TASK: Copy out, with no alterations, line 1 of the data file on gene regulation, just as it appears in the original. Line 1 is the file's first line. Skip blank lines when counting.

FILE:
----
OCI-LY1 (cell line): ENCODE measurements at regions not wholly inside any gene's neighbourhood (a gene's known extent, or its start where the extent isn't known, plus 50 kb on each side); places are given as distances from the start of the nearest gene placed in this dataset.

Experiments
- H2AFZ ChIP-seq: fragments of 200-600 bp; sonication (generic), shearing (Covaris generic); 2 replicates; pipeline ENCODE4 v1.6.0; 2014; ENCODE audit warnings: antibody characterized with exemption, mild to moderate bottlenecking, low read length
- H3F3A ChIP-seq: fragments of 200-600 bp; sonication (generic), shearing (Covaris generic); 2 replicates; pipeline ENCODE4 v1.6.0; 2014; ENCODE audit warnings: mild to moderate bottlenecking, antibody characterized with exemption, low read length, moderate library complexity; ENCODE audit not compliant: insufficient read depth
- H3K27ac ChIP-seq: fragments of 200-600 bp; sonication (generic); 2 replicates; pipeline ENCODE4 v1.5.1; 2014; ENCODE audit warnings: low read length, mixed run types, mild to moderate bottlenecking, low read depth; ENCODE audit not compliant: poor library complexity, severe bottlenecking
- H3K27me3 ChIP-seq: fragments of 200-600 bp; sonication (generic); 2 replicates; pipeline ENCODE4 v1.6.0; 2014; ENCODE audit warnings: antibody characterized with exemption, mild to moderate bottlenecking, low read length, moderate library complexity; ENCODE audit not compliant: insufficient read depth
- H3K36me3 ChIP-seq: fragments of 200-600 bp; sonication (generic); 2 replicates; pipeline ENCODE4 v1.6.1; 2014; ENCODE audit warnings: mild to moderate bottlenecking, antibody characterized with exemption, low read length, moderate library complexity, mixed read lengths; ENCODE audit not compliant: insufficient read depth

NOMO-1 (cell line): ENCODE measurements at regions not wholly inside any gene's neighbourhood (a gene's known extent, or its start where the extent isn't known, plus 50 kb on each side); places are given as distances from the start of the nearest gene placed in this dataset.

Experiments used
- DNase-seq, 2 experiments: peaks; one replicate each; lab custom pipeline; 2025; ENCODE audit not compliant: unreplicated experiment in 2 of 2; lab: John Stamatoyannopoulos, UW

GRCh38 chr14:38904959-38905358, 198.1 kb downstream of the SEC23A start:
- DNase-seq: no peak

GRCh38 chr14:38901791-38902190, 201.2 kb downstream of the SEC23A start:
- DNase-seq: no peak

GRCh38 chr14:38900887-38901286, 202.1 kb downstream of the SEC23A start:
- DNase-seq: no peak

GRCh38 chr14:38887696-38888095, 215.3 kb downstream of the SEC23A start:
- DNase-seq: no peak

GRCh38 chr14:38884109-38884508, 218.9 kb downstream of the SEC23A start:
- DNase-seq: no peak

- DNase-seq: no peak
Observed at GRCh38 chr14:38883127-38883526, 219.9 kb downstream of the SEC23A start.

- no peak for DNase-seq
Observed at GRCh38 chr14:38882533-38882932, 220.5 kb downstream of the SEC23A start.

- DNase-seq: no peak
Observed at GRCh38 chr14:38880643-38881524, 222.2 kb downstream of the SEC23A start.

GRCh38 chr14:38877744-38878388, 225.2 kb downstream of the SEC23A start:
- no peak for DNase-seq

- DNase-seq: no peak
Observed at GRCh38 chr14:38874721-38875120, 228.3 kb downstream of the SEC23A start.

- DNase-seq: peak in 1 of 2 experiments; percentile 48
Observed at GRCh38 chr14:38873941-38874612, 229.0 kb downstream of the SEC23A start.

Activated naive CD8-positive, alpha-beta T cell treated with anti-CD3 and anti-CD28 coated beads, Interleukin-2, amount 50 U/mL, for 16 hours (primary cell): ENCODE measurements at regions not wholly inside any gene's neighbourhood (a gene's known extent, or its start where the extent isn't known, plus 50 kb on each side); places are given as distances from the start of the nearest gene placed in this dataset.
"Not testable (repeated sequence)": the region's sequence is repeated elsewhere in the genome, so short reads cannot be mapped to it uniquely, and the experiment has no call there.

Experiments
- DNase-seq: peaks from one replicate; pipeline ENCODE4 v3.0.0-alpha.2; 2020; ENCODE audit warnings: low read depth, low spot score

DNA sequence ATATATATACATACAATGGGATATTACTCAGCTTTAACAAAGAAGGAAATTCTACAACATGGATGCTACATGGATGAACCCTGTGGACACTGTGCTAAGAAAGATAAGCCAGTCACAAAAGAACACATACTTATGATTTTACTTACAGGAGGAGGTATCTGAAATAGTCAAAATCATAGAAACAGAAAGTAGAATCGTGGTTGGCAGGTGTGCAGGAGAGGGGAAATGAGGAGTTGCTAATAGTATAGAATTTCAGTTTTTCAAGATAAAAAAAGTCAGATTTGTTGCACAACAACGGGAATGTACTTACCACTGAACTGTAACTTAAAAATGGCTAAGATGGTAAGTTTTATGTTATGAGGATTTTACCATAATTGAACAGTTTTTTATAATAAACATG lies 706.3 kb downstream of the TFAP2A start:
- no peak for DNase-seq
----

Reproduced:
OCI-LY1 (cell line): ENCODE measurements at regions not wholly inside any gene's neighbourhood (a gene's known extent, or its start where the extent isn't known, plus 50 kb on each side); places are given as distances from the start of the nearest gene placed in this dataset.